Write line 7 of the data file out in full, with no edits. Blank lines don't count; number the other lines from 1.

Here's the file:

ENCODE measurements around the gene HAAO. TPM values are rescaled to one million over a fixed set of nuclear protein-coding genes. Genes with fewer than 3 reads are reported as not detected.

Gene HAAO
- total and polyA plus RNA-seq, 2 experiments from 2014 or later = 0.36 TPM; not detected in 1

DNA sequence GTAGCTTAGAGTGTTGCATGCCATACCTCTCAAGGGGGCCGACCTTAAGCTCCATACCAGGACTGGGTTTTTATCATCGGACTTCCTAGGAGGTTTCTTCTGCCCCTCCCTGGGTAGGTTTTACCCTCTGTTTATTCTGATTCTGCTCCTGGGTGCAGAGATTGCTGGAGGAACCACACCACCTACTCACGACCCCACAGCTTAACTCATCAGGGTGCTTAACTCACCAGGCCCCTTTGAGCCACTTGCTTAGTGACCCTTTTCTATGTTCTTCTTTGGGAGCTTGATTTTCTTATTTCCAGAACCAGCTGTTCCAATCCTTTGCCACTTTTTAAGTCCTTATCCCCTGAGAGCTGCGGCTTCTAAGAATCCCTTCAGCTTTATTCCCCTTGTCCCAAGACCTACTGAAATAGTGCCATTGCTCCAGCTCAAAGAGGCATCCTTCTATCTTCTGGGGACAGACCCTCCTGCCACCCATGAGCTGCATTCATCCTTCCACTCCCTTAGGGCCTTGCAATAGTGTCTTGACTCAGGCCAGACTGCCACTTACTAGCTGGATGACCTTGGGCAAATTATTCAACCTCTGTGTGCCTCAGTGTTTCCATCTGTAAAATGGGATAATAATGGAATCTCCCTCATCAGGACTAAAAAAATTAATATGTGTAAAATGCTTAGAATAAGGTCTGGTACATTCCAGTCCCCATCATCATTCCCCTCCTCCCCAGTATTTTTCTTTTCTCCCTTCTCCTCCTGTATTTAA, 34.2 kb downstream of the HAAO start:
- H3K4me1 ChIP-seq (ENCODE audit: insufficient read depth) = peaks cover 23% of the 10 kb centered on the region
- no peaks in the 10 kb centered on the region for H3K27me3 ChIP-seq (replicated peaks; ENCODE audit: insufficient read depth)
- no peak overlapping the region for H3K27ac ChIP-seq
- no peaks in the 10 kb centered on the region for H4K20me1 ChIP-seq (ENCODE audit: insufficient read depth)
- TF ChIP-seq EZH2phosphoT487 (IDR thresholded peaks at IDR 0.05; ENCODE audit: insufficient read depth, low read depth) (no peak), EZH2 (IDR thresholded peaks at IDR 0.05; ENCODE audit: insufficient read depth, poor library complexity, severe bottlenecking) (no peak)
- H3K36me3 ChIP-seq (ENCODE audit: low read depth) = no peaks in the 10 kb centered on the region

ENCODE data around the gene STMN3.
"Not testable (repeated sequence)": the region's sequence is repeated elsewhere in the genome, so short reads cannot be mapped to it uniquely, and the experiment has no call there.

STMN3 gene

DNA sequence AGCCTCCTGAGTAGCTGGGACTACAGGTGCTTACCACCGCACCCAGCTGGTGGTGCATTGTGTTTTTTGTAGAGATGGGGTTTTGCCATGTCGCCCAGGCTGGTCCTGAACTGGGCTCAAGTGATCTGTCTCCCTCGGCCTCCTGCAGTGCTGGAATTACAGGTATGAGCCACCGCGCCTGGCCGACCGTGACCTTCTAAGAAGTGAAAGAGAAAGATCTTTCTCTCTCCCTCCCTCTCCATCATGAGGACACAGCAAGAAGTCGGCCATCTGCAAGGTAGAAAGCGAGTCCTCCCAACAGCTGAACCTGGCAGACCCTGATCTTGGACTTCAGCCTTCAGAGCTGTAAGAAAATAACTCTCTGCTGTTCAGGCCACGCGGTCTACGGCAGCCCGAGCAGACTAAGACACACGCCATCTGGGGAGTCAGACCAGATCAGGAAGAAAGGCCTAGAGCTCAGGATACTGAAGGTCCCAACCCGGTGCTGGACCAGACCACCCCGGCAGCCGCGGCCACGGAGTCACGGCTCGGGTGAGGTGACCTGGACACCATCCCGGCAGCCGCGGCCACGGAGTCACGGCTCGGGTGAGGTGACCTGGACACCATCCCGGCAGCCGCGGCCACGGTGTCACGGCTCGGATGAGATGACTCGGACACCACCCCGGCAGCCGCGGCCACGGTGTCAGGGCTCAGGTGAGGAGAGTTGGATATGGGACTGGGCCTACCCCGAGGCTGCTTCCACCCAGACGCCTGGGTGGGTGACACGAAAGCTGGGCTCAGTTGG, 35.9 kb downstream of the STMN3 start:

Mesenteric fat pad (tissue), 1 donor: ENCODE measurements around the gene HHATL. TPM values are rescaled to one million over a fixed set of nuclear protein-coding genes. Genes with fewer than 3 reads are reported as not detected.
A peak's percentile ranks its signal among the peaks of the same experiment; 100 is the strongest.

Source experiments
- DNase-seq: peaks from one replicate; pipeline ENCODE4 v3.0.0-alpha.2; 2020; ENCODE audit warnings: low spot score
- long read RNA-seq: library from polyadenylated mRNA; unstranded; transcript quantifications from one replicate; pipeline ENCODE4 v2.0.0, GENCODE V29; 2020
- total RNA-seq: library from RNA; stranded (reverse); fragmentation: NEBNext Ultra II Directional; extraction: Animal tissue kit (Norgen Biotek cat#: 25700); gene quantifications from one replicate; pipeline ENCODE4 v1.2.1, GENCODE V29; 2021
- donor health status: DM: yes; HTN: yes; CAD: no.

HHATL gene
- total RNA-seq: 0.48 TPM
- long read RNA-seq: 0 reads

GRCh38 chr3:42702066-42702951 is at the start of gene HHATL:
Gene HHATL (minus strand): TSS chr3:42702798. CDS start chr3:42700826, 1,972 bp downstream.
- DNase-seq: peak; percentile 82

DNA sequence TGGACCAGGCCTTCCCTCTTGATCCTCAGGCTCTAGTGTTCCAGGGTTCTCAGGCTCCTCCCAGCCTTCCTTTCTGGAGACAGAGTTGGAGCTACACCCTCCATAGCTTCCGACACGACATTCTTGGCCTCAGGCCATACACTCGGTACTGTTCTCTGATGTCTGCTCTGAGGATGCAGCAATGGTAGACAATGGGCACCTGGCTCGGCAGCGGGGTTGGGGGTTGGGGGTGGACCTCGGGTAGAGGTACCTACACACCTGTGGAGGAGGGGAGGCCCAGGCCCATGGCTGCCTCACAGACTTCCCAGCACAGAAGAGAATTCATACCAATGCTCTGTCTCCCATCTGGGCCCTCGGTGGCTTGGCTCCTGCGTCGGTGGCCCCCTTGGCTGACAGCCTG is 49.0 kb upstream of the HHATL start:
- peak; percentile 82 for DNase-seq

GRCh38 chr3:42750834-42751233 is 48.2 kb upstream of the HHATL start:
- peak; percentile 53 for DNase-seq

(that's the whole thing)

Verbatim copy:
- no peak overlapping the region for H3K27ac ChIP-seq